FTR analysts highlighted several key factors to help paint a picture of what 2018 will look like for the trucking industry. The overview was part of FTR’s “State of Freight: Trucking Outlook” webinar, held Dec. 11. Topics included OTR truck loadings, spot and contract rates and the effects of recent tax reform.
Last year brought strong growth in OTR truck loadings, however the year-over-year growth comparison in 2018 will be tempered as pricing and capacity issues become a factor. There is only so much capacity out there to take from the OTR tractor-trailer market, according to FTR. Many companies are close to or at full active-truck capacity, which isn’t sustainable as market forces come into effect. For example, large bonuses and pay raises will attract drivers, making the lack of drivers a bigger factor restraining active capacity than a lack of trucks. Whether the issue is a lack of drivers or a lack of equipment, both can be addressed through investment, and that’s what FTR anticipates is going to be happening. Actually, it’s already happening as there has been an increase in truck orders in recent months.
Truck rates of revenue per mile, spot and contract, are other strong indicators of the state of the trucking industry. The spot rate took an upturn in 2016 and rose steadily in 2017. Contact rates ticked up higher, too. In 2018, year-over-year growth is expected to be more moderate compared with the previous year, however a “continued robust” spot market is expected and will mean growth in contract rates, according to FTR.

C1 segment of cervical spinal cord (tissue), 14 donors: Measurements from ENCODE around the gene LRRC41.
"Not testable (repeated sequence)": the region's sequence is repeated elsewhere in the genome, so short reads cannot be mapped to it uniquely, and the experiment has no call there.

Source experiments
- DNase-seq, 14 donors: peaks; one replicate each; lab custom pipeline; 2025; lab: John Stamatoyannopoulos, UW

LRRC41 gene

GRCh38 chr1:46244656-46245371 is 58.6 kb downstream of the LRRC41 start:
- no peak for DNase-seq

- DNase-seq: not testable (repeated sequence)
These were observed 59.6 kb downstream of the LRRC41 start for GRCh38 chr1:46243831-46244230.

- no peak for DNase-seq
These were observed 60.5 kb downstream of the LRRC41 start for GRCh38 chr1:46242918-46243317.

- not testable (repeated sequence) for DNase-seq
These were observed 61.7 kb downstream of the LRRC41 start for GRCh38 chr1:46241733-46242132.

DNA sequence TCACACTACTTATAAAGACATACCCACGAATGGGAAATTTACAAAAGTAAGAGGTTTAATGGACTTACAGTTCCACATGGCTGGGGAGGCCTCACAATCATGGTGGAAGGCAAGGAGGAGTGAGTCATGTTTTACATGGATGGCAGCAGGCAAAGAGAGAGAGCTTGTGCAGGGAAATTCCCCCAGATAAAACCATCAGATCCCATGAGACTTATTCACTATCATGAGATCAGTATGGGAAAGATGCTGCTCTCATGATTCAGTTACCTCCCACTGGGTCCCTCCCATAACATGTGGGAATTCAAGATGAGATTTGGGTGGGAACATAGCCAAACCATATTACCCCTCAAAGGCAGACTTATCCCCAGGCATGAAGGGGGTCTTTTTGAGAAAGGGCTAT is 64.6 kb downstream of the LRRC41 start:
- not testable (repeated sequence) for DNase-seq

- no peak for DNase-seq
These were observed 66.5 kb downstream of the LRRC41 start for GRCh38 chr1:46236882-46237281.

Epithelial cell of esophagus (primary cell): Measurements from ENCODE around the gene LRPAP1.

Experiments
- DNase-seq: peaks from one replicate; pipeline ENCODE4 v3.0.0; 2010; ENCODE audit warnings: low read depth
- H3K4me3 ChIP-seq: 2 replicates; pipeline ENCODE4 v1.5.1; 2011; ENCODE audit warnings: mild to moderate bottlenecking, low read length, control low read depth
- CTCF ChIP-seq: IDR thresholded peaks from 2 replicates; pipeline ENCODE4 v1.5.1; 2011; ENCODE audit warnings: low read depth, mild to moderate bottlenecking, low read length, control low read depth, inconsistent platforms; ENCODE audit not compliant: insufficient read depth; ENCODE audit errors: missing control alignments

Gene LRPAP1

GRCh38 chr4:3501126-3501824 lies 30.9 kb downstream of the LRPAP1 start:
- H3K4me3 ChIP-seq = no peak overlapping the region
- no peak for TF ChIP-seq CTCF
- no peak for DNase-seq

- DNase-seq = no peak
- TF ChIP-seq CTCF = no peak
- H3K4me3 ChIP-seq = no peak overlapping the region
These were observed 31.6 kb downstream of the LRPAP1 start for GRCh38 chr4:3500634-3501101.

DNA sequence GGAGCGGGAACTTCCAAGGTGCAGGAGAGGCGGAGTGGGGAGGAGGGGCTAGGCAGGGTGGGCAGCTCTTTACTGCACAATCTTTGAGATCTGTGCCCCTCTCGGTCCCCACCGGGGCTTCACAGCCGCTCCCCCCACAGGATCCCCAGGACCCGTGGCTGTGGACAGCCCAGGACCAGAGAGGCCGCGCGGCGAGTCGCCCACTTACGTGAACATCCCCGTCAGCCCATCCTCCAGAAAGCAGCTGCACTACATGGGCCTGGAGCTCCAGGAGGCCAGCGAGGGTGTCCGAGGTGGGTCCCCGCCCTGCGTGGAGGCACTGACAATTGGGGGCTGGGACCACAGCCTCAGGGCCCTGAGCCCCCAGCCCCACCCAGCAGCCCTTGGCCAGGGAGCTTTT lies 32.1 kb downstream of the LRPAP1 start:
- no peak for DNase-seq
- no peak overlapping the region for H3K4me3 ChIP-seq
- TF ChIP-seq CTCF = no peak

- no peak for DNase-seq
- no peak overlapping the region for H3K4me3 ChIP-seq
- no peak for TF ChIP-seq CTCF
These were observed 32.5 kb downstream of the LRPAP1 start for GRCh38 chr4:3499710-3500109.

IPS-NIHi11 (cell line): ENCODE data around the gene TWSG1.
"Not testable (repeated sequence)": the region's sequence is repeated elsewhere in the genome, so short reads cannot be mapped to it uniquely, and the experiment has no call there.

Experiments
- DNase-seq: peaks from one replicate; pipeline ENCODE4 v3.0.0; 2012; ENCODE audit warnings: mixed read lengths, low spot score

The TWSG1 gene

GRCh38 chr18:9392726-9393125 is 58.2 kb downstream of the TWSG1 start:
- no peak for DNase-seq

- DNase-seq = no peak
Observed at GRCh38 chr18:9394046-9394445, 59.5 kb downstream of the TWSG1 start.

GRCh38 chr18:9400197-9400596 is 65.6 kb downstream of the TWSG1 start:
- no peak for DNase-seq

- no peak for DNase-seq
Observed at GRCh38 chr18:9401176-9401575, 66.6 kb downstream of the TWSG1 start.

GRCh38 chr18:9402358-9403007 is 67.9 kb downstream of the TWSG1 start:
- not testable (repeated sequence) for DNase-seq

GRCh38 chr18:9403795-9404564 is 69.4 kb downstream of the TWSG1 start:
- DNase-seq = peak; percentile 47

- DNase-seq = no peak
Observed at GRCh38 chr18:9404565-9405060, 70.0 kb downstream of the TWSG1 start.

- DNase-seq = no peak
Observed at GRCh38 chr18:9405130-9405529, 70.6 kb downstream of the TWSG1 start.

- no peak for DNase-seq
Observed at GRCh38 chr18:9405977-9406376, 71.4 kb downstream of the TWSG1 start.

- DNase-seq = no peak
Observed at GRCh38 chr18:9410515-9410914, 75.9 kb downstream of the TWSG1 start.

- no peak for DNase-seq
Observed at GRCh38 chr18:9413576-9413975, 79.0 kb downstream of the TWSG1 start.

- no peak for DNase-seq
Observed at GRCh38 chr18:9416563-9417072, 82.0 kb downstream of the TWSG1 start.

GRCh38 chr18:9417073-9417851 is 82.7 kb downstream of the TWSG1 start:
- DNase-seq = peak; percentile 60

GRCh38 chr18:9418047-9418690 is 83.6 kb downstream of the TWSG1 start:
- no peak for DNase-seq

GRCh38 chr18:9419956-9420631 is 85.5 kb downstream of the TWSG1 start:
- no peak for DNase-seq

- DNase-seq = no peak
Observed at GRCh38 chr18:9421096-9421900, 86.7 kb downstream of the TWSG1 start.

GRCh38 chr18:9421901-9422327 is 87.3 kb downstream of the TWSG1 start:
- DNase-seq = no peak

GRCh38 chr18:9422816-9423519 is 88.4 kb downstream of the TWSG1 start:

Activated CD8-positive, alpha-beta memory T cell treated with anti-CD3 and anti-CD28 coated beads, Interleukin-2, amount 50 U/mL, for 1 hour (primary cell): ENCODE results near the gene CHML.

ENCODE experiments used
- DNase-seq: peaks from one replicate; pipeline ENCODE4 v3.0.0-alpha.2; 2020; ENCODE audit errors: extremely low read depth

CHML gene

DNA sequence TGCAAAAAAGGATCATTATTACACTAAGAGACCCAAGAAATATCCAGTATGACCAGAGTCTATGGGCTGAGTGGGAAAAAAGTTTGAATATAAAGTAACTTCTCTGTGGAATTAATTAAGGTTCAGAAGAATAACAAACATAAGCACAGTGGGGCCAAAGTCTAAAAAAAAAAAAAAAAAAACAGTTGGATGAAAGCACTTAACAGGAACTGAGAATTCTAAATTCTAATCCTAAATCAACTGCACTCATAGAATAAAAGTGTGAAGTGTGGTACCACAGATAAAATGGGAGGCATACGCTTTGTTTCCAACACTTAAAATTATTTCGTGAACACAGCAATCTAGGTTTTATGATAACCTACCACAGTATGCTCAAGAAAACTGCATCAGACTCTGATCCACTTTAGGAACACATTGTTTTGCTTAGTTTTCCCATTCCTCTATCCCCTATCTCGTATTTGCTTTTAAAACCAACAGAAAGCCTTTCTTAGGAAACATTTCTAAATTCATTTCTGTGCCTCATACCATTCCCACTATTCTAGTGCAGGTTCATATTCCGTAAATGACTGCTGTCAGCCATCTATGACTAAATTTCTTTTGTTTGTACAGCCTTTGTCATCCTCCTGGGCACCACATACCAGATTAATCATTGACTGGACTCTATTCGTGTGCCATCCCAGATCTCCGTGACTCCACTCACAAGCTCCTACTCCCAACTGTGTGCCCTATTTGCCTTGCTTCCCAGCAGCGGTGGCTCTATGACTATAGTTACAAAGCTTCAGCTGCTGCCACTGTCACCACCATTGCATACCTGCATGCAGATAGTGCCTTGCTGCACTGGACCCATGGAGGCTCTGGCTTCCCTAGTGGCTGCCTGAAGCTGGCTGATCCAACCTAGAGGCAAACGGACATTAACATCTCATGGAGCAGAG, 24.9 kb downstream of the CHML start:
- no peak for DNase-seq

Healthy trucking conditions this year likely will mean cost pressures, such as increased driver wages, higher equipment costs and higher fuel costs. However, increases in rates and new tax relief, such as a lower corporate tax rate and the tax deduction for pass-through income, should offset rising costs in the near term, according to analysts.
Regarding tax relief, the new Federal tax code has boosted first-year bonus depreciation to 100 percent through 2023. This change applies to new and used assets placed in service after Sept. 27, 2017, and features a deduction limit that has doubled, up to $1 million. This means all carriers, lease and rental fleets and mobile service operations that use their vehicles for business at least 50 percent of the time are eligible for the deduction for the full five-year period. If business use falls below 50 percent during any single year, the carrier would be required to repay the bonus depreciation.
The FTR webinar was moderated by Eric Starks, chairman and CEO, with comments from Jonathan Starks, COO, and Avery Vise, vice president of trucking research.